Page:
In a particularly ill-timed outburst, members of the House Appropriations subcommittee on the legislative branch launched an attack on the Capitol Police last week, just as the federal government raised the terrorism alert level to orange. Only one other day could have been more inappropriate: July 24, the not-far-off fifth anniversary of crazed gunman Russell Weston’s killing of two police officers.
Maybe it was security fatigue, jurisdictional rivalry with the House Administration Committee or personal quirkiness, but last week Reps. Jim Moran (D-Va.) and Jack Kingston (R-Ga.) questioned the need for more police and complained about heightened security precautions. They also alleged that Members had lost control of the Capitol Police and leveled what can only be described as attacks against Chief Terrance Gainer. Moran, for instance, accused Gainer of seeking “to create his own army.” It was all out of line.
We don’t like concrete barriers and closed streets any more than the lawmakers do. Or the fact that the Capitol Dome has been closed to visitors. In fact, without crediting Kingston’s outburst that closing the Dome was “one more example of police-state arrogance,” we’d urge its reopening when enough police are on duty to make it safe. In general, though, we support Gainer’s request to increase the force from 1,437 officers to 1,833. And we believe he’s got it right on other issues he was grilled about: protecting Members away from the Capitol complex (or even in their districts) when they receive death threats, and being able to exercise police powers outside the immediate Capitol area.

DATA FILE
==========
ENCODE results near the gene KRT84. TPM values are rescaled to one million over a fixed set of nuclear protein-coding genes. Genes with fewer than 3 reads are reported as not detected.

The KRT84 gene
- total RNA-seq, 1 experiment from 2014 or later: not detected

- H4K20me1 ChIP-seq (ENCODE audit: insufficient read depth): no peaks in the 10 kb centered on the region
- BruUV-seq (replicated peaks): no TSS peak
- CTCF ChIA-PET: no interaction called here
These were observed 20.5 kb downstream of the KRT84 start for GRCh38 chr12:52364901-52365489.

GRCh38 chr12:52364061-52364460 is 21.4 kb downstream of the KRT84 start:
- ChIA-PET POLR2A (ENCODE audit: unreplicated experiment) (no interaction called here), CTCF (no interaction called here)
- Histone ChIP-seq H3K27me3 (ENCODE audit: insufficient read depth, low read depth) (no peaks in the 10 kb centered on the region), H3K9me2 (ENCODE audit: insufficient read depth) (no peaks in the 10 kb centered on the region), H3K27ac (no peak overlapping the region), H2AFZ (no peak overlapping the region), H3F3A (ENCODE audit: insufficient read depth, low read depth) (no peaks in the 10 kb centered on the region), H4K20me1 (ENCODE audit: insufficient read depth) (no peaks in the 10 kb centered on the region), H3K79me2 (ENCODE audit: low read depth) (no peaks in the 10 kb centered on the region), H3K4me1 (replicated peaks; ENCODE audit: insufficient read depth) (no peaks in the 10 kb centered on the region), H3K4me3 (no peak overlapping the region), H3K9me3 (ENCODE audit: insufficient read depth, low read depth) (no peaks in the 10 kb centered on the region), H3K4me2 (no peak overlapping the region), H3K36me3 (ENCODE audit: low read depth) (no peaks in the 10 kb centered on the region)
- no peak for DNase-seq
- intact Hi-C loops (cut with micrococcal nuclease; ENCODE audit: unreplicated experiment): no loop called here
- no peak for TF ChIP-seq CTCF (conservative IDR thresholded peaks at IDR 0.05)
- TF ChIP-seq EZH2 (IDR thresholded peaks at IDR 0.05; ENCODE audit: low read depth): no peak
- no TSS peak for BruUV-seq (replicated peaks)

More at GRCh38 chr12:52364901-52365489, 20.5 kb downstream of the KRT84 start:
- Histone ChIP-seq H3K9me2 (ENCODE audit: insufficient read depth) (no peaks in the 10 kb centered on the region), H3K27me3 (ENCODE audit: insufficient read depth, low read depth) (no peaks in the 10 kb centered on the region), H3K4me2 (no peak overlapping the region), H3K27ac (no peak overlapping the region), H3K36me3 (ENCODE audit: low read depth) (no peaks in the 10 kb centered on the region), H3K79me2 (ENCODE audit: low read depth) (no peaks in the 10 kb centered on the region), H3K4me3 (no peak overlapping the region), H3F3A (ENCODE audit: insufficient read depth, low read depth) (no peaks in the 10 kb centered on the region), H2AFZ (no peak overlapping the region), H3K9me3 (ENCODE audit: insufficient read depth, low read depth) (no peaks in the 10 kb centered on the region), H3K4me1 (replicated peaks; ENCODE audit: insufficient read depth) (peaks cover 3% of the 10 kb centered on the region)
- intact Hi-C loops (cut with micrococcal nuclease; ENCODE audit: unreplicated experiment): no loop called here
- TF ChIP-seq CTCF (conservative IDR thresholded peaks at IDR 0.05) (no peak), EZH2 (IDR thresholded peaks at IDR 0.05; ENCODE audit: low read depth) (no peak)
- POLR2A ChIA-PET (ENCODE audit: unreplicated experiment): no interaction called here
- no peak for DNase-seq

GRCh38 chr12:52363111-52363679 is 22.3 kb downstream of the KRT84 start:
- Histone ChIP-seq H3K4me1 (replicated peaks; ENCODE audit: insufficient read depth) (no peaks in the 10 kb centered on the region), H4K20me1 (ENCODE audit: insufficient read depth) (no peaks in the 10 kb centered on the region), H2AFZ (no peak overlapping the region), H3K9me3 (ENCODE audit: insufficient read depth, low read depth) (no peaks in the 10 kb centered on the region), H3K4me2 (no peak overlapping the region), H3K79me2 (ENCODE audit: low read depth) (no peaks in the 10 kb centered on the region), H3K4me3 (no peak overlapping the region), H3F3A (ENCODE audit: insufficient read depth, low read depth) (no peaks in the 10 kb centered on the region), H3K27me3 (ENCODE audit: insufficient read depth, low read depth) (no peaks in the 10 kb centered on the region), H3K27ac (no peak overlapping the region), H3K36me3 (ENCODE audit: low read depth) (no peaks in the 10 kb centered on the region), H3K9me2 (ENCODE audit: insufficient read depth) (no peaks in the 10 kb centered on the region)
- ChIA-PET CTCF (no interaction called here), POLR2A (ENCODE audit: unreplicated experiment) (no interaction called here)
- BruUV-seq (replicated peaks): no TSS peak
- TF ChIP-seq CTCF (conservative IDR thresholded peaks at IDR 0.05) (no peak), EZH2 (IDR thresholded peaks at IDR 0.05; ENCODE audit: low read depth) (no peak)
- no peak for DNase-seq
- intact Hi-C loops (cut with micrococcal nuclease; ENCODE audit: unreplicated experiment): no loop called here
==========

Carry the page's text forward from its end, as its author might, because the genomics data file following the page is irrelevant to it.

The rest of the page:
An increase in police personnel is necessary to ensure that two or three officers are always on duty at key Capitol and office building entrances. Moran and later Rep. John Larson (D-Conn.) opined that no amount of security could prevent a determined terrorist from killing people. But it’s worth remembering what happened on July 24, 1998: Weston burst through the Capitol’s Document Door and killed Officer Jacob Chestnut, the lone policeman on duty there. He might have been stopped on the spot had two officers been assigned to that post. He was stopped only because other officers, including Detective John Gibson, happened to cross his path. Gibson was killed, preventing Weston from murdering others.
As it turns out, it’s simply untrue that the police are not answerable to Congress. House Administration Chairman Bob Ney (R-Ohio) says the police never act unilaterally. “We [his committee] probably spend 60 percent of our time on police only. I am talking countless hours on this stuff.”
We’re sorry, too, that security has to be such a pervasive concern on Capitol Hill. We join Kingston in thinking that, ideally, the Capitol “should be a little more open to mom and pop from Peoria.” Unfortunately, for the time being, we have to be more attentive to Sept. 11, July 24 and the fact that someone tried to kill Senators with anthrax.